Southeast Trojans at Renaissance Festival


Keri Boley

SES Madrigals perform an a Capella piece at Ren Fest. Performers left to right: Matthew Redden, Annika Potter, Kipra Reed, Isaiah Sanchez, Sherida Johnson, Kyler Boley, Alex Christensen, Haley Thiel, Isabelle Christensen.

Hannah Blevins and Haley Thiel

Every year at Southeast, the Madrigals (Madz) travel to Kansas City for the annual Renaissance Festival. The Renaissance Festival is a convention honoring the fashion and the historical setting of the Renaissance (1500-1700). Much of the Renaissance is remembered for its exquisite art, culture, architecture, and advanced literature. Music during the Renaissance isn’t often appreciated; performances at the Renaissance Festival help bring to light the ornate music from this era. The pieces that Madrigals sing at the festival are appropriate for the time period, as many of the songs they perform were written during the Renaissance. 

Madrigals travel to the Renaissance Festival for the unique opportunity to sing music from a time period that is mostly underappreciated in the classical world. Southeast of Saline Madrigals push themselves to study and perform complicated acapella pieces, and then perform them for the audiences at the Renaissance Festival.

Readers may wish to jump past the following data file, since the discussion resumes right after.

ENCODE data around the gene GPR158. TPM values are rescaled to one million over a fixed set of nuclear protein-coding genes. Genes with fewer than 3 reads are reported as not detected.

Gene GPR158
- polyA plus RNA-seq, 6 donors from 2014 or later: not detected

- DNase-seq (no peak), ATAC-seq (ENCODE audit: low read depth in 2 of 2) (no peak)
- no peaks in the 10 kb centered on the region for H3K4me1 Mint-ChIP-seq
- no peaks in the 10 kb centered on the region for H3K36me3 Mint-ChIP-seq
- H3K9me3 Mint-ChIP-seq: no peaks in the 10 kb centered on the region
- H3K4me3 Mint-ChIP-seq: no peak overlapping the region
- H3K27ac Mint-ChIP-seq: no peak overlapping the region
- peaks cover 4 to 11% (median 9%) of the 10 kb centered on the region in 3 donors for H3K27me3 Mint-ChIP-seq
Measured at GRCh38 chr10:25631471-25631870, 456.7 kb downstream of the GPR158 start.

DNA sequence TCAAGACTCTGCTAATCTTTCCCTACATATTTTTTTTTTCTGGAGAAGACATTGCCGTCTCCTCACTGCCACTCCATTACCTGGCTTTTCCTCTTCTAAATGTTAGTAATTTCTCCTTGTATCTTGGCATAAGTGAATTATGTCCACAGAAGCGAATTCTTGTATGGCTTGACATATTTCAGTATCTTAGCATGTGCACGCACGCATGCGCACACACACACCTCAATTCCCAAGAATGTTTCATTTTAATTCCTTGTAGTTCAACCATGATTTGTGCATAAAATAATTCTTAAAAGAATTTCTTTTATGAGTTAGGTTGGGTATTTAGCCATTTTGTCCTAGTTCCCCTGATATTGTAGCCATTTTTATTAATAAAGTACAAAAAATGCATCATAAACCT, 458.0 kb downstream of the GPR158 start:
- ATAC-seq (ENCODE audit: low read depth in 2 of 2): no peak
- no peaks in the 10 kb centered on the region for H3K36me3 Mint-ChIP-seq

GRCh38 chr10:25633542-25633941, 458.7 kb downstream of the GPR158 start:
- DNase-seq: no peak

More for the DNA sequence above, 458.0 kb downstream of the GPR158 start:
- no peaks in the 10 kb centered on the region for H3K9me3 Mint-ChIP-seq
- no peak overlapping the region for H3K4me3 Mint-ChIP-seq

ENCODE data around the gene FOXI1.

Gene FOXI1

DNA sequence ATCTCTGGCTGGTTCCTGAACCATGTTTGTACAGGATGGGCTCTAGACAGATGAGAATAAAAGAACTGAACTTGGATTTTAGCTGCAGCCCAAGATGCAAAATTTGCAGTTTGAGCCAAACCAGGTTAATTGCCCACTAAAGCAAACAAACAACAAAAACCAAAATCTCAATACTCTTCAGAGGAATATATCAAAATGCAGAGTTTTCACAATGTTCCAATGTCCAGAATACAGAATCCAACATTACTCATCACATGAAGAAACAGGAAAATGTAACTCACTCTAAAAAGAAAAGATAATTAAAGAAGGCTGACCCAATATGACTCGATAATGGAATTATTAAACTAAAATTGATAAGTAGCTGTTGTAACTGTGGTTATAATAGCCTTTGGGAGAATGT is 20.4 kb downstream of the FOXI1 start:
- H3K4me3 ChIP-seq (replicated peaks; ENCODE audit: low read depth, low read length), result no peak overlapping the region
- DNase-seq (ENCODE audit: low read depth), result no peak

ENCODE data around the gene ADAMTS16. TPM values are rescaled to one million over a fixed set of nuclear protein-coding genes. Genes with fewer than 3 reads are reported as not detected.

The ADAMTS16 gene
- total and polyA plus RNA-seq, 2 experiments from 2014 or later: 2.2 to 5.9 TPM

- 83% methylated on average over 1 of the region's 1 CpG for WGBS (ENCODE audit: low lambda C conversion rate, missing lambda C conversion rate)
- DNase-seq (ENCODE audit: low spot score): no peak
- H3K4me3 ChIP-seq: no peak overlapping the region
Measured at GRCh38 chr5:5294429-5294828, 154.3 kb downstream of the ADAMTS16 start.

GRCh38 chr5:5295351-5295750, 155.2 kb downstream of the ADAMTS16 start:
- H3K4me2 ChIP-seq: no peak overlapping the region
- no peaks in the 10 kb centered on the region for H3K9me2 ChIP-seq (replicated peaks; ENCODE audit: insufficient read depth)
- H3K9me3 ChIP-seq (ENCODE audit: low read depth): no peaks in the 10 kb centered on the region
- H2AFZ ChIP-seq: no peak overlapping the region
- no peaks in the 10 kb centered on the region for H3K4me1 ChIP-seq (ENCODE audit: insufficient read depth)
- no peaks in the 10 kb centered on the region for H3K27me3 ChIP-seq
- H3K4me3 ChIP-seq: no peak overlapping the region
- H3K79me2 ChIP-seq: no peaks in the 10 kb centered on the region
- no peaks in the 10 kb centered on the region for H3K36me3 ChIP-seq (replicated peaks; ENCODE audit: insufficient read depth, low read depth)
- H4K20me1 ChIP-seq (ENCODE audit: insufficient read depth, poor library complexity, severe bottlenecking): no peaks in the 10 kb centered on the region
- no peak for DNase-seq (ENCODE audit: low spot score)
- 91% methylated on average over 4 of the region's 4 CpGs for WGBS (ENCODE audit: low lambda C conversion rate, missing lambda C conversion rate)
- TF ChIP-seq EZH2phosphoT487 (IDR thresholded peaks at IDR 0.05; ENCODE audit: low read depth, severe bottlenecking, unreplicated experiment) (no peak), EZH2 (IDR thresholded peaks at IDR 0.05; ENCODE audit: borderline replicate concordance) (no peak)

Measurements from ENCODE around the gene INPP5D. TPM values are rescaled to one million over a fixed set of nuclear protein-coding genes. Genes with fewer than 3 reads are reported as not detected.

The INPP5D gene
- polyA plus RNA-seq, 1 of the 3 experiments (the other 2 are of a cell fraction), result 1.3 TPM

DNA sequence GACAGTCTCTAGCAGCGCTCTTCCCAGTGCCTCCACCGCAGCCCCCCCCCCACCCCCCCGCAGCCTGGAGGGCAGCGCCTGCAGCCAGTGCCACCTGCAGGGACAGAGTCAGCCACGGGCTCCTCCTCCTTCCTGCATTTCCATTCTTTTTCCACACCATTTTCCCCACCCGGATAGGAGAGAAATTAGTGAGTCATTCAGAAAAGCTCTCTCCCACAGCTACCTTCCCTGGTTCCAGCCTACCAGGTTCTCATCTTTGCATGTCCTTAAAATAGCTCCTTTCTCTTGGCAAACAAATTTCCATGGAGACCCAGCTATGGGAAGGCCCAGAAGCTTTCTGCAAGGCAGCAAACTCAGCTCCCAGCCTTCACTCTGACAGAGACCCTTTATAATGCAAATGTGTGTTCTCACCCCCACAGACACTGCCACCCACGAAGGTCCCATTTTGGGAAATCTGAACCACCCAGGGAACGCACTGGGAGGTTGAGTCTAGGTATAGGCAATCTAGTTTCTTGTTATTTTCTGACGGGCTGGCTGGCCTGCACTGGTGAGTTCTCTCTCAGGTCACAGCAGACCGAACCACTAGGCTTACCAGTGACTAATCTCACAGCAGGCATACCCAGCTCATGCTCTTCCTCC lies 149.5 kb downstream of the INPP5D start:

The high-school SES choir teacher, Mrs. Boley, recounts why Madz travels to the festival every year: “We sing all a capella, which is a challenge. It gives us an opportunity to push ourselves to learn music from an early time period. There’s lots of choral music; the music we perform at the Renaissance Festival is secular, and it gives us a kind of a balance of styles. We go for the history and the music. And food.”

Madrigals sing multiple times throughout the day, all while experiencing the many different opportunities the Renaissance Festival has to offer in their free time. Live comedy performances, great musicians, and a plethora of shops and stalls are just a few of the many things that the Madz partake in throughout the day.

The Renaissance Festival has been a Southeast of Saline tradition for several years and gives Madz the chance to appreciate the old and unique cultures from the Renaissance Era. When asked what her favorite part of the festival was, Mrs. Boley states, “For me, personally, I like the way that it helps our group bond early in the year. The kids are always nervous before we perform because we never really feel ready; but by the second or third performance, their confidence just explodes, and I love that moment.¨